When Culver City passed rent control in 2019, they created a rent registry which would be public record. Attorney Stephen Jones, who serves on the Planning Commission, invoked the California Public Records Act to pull all tenant information from the rent registry. He then aggregated it into an easily accessible format at ccrentals.org.
In response, Council has agendized whether to make this registry protected private information at their July 10th meeting. They’ve also temporarily taken down their registry portal, which allowed anyone to look up rents as well.
We’ll be posting regular updates about the upcoming meeting, and how to make your voice heard, on this page. We did ask councilmembers on their thoughts about the issue. However, the city attorney advised us that they will not be answering, as this could result in a Brown Act violation.
We still encourage everyone to write or call them yourself and tell them your feelings on this issue. You can find their email and phone number here.
We consider this website to be a grave violation of tenants’ privacy rights. We don’t believe anybody expected their rent to become public knowledge. This results in any number of negative consequences:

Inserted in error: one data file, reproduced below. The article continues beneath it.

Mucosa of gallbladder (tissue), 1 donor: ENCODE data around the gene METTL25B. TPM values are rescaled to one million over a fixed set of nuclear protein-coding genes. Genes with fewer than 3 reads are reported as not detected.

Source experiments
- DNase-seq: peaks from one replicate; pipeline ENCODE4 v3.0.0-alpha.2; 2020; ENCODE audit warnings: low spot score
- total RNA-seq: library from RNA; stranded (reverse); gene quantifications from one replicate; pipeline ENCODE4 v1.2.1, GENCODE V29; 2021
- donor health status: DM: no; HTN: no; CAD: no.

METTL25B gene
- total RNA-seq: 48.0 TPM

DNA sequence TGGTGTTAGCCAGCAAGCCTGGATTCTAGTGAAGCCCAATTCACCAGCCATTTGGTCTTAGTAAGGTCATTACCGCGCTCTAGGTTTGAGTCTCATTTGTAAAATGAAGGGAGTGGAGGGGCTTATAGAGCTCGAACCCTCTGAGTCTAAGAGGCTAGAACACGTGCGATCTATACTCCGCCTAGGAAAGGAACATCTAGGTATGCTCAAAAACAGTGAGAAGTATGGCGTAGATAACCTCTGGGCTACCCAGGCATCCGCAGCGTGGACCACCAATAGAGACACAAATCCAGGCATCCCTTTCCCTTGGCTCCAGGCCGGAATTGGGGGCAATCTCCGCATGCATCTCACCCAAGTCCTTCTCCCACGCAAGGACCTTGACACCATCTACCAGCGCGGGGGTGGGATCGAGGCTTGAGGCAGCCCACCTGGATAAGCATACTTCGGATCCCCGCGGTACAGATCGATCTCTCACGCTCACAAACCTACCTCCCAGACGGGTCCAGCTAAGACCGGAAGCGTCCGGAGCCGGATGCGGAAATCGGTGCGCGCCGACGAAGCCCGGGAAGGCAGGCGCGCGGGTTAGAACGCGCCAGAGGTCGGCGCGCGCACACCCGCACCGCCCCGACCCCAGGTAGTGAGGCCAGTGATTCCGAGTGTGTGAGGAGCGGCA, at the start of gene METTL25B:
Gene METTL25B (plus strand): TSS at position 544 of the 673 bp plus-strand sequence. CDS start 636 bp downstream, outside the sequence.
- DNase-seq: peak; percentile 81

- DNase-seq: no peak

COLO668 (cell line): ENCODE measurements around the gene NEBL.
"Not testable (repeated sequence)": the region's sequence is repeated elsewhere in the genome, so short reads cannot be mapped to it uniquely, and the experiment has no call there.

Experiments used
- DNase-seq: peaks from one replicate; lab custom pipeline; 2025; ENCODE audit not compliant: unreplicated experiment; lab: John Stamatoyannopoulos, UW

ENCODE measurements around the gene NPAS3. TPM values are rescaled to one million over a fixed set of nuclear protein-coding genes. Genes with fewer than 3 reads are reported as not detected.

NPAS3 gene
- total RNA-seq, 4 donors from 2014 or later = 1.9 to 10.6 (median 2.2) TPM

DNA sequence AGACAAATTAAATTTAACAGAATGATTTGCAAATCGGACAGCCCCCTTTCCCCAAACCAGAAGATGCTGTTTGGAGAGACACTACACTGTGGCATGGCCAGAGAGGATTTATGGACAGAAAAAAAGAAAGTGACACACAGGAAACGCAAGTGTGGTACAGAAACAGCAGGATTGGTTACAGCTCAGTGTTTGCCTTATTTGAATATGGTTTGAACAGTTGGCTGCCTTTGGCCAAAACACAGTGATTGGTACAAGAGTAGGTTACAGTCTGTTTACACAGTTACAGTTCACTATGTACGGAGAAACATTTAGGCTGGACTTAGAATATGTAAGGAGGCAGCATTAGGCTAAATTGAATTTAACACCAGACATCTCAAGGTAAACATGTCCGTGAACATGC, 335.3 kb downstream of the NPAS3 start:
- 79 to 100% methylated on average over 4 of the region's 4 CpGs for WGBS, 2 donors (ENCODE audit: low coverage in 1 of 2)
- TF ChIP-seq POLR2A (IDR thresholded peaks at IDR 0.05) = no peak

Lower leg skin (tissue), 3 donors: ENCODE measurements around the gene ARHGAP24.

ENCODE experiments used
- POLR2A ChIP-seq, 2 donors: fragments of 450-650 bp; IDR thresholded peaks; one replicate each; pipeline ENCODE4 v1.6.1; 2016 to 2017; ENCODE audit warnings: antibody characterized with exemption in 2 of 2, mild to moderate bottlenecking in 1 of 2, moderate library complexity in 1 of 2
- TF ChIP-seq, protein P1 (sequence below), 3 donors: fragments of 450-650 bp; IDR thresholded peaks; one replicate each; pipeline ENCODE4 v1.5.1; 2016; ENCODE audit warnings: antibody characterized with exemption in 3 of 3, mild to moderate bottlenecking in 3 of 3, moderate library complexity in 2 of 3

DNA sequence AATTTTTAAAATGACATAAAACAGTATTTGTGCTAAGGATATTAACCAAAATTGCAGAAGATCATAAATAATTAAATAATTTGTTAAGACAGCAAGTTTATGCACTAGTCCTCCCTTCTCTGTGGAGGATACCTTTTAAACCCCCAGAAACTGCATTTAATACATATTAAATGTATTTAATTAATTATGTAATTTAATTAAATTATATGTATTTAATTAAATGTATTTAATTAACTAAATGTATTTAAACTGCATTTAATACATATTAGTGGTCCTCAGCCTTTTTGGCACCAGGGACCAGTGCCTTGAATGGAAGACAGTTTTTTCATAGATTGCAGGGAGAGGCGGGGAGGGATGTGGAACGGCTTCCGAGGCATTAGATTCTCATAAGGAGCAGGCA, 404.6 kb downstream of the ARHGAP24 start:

- Because tenant rent is now public information, it will make it easier for people to determine their income.
- This information can be used by others in legal proceedings. Generally, knowing that someone has to make 2.5x the average monthly rent, you can estimate the monthly income of each home. This can be used in lawsuits including child and spousal support. Judges are known to modify and/or make these calculations for support just based on someone’s living expenses.
- This could also be used by tax agents to verify income tax statements.
- Addresses with the highest rents are also now common knowledge – making an easy database for criminals to target.
There are many ways this does not end well.